Where's the irrepressible, hand-waving, touchline-sprinting guy who actively relished tactical battles with his rivals, overcoming both an inferior first 11 and a bad dose of the flu to take down Brendan Rodgers' title challenge?
When the electric presence vanishes from the dugout, the Blues switch off.
Nemanja Matic, Cesc Fabregas, Oscar and even Eden Hazard are replicating their manager's inertia, bereft of both inspiration and energy.
Poor Pedro Rodriguez bought into the Mourinho myth only to find a sad old man who struggles to get excited about anything, other than slagging off Wenger.
Like his manager, the Spaniard is a shadow of his former self.
Uncertainty is contagious. The only Chelsea employee devoid of self-doubt sits on the bench.
As John Terry watched his bumbling back four concede twice at Newcastle, he must have struggled to recognise his jittery, unimaginative team.
But then, he could probably say the same about his manager.
I am very concerned. I do not understand it and I do not accept it. I wanted to make six substitutions. That is how bad we were. When you have so many bad individual performances, it’s impossible for a team to be a team.
— Chelsea manager Jose Mourinho after the 2-2 EPL draw with Newcastle
Lopetegui out to spoil Jose's return
Porto will not be affected by the return of Chelsea manager Jose Mourinho to his former club or his reunion with goalkeeper Iker Casillas as they prepare for their Champions League meeting tomorrow morning (Singapore time), according to coach Julen Lopetegui.
Mourinho, 52, enjoyed a successful two-year spell with Porto earlier in his career, during which he twice lifted the Portuguese championship before winning the club's second Champions League title in 2004.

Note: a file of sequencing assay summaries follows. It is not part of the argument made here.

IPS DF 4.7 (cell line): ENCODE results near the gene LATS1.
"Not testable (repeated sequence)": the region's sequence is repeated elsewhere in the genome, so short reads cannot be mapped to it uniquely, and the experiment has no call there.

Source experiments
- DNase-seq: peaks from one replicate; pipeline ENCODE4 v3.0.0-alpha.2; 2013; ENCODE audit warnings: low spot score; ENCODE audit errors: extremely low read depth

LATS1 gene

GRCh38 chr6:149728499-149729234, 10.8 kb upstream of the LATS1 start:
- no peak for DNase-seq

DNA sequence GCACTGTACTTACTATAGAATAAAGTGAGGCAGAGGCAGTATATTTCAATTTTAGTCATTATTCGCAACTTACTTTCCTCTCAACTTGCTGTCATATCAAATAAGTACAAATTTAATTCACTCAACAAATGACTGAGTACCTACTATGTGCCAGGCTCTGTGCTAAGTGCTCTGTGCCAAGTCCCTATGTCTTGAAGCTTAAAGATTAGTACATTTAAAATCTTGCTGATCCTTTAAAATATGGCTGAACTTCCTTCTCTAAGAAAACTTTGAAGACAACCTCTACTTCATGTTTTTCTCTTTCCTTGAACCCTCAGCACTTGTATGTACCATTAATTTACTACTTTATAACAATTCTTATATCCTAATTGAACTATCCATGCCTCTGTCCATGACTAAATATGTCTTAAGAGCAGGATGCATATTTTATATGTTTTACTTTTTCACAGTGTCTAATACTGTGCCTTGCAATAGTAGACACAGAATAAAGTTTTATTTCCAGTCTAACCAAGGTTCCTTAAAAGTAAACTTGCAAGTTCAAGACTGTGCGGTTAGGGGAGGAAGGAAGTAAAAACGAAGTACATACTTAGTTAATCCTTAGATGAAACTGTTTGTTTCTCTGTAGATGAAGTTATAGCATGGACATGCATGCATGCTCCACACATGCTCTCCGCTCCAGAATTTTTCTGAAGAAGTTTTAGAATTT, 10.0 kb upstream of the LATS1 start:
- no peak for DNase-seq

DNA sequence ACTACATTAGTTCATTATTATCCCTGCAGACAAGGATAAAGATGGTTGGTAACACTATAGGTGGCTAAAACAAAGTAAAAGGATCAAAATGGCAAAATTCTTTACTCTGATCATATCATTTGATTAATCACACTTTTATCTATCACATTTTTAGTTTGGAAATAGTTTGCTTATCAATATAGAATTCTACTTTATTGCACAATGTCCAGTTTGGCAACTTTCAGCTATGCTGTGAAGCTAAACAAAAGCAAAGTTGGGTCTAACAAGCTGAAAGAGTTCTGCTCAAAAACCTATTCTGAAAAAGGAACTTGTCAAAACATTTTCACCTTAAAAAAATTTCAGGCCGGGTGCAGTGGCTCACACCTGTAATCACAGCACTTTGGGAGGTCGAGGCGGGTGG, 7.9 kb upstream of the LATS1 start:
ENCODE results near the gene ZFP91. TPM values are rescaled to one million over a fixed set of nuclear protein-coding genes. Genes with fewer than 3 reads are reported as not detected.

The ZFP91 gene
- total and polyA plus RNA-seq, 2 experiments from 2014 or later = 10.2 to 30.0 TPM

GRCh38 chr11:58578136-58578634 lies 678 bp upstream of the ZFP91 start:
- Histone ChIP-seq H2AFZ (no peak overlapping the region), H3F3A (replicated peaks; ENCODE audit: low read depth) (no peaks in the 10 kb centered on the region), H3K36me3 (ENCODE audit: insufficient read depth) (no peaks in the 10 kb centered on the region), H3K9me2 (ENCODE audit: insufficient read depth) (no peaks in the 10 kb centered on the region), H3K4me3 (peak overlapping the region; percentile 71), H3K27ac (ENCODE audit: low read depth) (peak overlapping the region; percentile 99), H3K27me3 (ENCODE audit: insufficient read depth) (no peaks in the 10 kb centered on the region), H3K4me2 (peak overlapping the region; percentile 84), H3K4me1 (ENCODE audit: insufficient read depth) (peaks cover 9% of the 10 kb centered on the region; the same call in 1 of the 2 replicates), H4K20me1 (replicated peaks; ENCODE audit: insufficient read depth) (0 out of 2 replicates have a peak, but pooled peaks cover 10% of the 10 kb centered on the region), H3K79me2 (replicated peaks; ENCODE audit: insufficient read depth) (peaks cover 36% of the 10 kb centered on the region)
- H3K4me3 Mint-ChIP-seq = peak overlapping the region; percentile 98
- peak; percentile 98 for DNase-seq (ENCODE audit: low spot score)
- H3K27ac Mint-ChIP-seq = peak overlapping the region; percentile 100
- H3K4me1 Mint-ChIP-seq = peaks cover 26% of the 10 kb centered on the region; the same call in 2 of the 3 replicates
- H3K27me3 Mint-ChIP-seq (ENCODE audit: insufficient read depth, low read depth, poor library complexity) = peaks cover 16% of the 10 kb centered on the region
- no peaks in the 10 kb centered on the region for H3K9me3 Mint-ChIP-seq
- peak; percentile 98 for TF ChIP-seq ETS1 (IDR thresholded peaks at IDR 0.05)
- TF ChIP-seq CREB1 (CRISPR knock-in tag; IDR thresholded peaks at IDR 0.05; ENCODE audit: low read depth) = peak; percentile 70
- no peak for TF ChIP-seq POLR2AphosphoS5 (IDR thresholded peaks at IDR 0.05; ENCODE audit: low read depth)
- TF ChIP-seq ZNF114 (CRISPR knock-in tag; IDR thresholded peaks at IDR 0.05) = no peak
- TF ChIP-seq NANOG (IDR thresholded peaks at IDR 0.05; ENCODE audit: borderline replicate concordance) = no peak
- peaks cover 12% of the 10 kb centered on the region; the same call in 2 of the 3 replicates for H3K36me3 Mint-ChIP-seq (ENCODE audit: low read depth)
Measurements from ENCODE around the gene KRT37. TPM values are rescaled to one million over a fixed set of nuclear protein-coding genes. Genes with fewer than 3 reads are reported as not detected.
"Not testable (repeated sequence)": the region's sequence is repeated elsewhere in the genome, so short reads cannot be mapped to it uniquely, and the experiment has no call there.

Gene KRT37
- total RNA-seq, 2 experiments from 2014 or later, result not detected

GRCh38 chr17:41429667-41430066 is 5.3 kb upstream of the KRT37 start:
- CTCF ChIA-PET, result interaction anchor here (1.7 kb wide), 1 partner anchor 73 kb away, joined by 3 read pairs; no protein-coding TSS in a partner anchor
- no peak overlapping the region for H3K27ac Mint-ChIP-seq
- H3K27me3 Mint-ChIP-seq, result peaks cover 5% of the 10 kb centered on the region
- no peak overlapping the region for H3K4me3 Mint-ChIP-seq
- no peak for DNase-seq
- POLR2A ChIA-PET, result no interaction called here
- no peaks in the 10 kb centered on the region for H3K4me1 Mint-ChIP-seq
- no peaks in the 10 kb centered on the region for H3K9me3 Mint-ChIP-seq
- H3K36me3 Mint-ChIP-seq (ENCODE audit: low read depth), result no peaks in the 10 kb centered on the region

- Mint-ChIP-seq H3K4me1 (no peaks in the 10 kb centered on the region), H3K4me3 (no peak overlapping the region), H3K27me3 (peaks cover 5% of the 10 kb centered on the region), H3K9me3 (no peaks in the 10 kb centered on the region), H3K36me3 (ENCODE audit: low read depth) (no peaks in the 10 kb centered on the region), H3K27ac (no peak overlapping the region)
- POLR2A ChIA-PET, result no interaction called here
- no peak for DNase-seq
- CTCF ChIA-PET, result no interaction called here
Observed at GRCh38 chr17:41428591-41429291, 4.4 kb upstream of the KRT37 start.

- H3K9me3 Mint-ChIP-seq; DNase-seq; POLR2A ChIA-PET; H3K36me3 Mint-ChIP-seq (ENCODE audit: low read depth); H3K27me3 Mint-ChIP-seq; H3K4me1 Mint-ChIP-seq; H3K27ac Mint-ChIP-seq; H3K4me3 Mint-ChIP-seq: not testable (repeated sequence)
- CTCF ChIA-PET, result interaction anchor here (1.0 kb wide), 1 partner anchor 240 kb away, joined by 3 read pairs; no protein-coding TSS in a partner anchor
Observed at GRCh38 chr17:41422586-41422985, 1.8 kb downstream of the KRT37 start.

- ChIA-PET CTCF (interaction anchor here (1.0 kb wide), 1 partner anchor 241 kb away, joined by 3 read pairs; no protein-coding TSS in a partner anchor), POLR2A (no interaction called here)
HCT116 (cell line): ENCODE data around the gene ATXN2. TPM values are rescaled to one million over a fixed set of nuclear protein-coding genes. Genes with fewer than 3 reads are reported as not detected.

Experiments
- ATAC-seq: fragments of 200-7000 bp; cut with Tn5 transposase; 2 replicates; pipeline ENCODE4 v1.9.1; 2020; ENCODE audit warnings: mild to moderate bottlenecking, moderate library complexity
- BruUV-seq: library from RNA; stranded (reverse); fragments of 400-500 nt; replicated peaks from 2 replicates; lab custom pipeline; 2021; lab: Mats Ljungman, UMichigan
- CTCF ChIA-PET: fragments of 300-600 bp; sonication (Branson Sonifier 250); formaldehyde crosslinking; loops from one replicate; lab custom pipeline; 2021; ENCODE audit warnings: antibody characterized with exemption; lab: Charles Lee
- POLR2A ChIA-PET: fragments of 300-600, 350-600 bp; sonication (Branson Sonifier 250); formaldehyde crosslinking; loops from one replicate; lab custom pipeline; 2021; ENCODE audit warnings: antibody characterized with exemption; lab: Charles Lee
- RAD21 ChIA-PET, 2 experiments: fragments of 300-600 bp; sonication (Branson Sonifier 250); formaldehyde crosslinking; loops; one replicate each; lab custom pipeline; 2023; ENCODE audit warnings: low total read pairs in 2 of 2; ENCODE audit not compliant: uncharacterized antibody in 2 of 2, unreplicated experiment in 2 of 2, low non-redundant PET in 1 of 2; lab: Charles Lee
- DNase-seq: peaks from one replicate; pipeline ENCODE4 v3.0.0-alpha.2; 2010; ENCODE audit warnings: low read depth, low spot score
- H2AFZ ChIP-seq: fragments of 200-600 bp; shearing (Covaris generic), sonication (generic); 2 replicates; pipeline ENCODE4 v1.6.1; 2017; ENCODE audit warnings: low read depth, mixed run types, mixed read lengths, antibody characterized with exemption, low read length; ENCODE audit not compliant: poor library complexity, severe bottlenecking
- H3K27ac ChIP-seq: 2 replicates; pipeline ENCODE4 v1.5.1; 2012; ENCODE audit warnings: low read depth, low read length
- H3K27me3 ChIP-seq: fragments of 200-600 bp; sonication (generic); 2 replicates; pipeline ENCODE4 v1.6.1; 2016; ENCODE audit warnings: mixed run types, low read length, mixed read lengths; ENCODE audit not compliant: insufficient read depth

He returns to the Estadio do Dragao tomorrow morning for a Group G clash as Chelsea aim to improve on a poor performance in their 2-2 draw at Newcastle United in the Premier League on Saturday.
"I don't think about comparing myself to him," Lopetegui said yesterday. "I have respect for a coach who was absolutely everything to this club and in this country. I have respect, but we want to win tomorrow."
He added: "The past is history, it has passed. Chelsea are a top team, with world-class players, but we have great ambition and want to win. They are a strong team and will require our all."
Porto's former Real Madrid goalkeeper Casillas does not have a warm relationship with the Chelsea boss, following the troubled time they shared together at the Bernabeu.
The two men will meet again as Casillas is set for his 152nd Champions League outing, which would break Xavi Hernandez's record for the most appearances in the competition.
"(Casillas and Mourinho) doesn't matter," said Lopetegui. "The game and the competition demand the maximum of us, these issues (surrounding the club's former coach and player) are more important to (the media)."
Porto defender Maicon heaped praise on Casillas.
"He is a beautiful player and a great colleague. He's humble, hardworking and ambitious. He came at the right time to the right place."
Lopetegui also dismissed the suggestion that Spanish referee Antonio Mateu Lahoz - who has previously been praised by Mourinho - will show any bias towards Chelsea.
"If he is a close friend of Mourinho, that doesn't worry us," said Lopetegui. "He's a great referee, and everything else is irrelevant." - Reuters.
BY THE NUMBERS
If Porto goalkeeper Iker Casillas plays tomorrow, he will break close friend Xavi Hernandez's appearance record of 151 games in Europe's premier club competition. He had made 150 of those appearances as a Real Madrid player spanning 16 seasons.